To help you determine which option is right for you, ask these questions:

  • Do I have enough money to pay for a pet’s ongoing care? Food, vet care, flea and heartworm medicine, and grooming will all take a toll on your wallet. Be sure your income can support the long-term care of an animal.

  • What happens when I can no longer care for the pet? If you get an animal who lives for a long time such as a dog or cat, it’s possible that your health may decline to the point where you are unable to care for it. Talk to family members or friends about who could assume care for the animal if that happens.

  • Are those close to me supportive of the idea of pet ownership? Your close family members and caregivers know you best and may be more objective, so it’s wise to listen to their thoughts about whether adopting a pet is the right decision.

  • Could the animal present a fall risk? If walking is difficult or you are unsteady on your feet, a rambunctious dog may not be the best choice for an animal companion.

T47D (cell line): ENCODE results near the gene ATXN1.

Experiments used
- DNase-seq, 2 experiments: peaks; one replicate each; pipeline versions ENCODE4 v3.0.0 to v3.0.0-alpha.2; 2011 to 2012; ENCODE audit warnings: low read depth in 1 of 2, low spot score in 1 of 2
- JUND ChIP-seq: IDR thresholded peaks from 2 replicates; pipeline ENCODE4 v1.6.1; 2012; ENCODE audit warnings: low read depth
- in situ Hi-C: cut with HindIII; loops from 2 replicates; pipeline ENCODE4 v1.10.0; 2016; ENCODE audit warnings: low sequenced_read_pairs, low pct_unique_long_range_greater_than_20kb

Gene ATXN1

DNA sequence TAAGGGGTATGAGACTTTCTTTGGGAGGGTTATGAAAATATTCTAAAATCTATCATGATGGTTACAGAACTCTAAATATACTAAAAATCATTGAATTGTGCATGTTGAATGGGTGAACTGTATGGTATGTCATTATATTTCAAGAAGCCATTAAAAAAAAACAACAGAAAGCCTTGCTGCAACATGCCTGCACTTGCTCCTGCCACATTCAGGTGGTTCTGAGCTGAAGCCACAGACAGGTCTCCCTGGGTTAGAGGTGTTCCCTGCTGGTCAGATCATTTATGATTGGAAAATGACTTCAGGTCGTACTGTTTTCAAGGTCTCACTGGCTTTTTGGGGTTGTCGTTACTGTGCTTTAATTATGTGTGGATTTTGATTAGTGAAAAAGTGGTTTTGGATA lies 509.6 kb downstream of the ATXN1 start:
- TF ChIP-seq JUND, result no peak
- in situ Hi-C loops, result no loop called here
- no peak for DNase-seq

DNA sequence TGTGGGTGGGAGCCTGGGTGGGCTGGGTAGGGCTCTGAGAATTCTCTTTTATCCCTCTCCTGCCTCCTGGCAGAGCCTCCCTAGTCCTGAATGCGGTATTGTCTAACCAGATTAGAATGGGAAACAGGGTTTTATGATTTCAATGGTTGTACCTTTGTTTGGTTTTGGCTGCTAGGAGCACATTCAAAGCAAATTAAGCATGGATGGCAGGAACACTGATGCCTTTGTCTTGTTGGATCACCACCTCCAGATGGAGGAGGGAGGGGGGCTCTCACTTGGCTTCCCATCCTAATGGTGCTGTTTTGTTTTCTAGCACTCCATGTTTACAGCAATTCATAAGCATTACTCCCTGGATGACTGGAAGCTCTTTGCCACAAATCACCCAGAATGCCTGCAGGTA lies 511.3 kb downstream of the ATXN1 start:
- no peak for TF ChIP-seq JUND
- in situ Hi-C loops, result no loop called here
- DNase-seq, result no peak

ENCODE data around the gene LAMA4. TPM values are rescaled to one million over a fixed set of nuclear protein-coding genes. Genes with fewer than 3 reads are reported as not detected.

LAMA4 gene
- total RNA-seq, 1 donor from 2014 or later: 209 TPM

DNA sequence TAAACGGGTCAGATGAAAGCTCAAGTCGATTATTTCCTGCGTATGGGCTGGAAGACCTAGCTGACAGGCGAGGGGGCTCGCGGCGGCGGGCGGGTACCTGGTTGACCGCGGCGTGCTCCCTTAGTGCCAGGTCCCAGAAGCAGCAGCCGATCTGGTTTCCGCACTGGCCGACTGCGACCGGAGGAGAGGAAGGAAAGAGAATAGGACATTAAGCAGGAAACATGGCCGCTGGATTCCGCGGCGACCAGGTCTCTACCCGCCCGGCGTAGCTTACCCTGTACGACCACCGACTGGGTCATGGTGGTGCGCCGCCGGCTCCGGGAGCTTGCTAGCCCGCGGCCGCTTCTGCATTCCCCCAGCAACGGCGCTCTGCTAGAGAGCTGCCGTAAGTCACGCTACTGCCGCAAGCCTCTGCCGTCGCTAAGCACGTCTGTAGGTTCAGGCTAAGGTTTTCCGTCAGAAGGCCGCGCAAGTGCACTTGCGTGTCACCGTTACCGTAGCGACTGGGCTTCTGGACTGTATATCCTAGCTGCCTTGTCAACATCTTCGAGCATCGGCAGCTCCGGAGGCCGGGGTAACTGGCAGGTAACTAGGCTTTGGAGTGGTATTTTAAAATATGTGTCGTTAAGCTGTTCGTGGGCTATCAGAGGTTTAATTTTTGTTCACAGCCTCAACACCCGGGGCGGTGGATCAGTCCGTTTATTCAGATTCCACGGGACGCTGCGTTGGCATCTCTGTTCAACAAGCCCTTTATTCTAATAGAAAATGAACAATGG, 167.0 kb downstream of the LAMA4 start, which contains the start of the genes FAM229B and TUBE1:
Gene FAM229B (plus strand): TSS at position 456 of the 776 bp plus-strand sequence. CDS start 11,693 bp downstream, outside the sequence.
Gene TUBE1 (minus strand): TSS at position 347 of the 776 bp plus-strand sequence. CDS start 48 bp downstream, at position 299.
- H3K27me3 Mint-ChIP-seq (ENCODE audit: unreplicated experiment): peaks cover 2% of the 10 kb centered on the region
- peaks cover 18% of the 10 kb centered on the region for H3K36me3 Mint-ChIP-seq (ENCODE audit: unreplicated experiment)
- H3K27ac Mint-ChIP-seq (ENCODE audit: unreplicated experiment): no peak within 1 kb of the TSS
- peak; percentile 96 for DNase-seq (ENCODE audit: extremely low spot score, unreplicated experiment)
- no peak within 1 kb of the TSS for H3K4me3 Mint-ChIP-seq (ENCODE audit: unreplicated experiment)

• Do I really love the idea of owning and caring for a pet, or do I just enjoy interacting with an animal and then saying goodbye? Not everyone is cut out for pet ownership. If you would rather not deal with the potential mess and responsibility of caring for an animal, pet therapy may be a better choice.

If pet therapy appeals to you, you can find more information from organizations that offer pet therapy resources in Ohio, including:  

Animals bring joy to our lives in many different ways. As you endeavor to provide a vibrant quality of life for yourself or your senior loved one, pets and therapy animals may be an option that will promote mental health and overall wellbeing for years to come.